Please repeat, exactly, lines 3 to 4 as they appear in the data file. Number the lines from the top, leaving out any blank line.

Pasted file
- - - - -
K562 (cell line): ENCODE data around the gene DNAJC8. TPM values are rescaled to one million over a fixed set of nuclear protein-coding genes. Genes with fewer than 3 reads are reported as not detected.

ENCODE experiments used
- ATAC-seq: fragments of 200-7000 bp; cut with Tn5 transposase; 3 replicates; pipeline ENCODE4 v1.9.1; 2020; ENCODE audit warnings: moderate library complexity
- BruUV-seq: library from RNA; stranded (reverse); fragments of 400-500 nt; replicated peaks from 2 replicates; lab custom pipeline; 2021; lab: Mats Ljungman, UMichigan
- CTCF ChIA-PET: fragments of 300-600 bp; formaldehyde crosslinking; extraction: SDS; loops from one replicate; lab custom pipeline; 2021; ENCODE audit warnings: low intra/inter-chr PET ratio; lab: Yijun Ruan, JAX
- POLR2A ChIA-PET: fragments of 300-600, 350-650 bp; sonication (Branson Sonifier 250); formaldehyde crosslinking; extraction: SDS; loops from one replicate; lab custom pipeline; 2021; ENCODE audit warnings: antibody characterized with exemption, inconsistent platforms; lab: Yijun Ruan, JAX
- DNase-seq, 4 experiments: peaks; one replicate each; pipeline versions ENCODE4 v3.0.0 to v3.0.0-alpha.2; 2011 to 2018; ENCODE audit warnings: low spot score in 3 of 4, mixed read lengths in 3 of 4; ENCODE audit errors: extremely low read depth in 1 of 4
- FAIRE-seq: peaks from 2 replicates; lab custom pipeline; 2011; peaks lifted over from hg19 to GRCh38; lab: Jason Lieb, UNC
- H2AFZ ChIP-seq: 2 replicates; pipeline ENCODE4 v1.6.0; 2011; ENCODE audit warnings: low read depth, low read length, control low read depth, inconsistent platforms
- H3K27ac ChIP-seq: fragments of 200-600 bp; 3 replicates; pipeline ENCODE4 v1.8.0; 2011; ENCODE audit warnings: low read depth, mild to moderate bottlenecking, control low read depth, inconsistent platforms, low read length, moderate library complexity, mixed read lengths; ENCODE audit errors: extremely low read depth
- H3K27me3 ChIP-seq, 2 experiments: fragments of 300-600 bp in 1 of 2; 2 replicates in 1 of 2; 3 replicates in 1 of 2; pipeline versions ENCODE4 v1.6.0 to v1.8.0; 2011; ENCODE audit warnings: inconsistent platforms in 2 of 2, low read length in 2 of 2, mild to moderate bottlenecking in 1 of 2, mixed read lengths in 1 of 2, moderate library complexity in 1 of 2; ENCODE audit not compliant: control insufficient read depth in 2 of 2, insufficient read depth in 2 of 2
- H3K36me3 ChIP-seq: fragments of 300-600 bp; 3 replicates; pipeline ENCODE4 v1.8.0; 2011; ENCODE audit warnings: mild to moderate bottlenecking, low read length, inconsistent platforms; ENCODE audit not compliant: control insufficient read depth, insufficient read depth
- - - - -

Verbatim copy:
- ATAC-seq: fragments of 200-7000 bp; cut with Tn5 transposase; 3 replicates; pipeline ENCODE4 v1.9.1; 2020; ENCODE audit warnings: moderate library complexity
- BruUV-seq: library from RNA; stranded (reverse); fragments of 400-500 nt; replicated peaks from 2 replicates; lab custom pipeline; 2021; lab: Mats Ljungman, UMichigan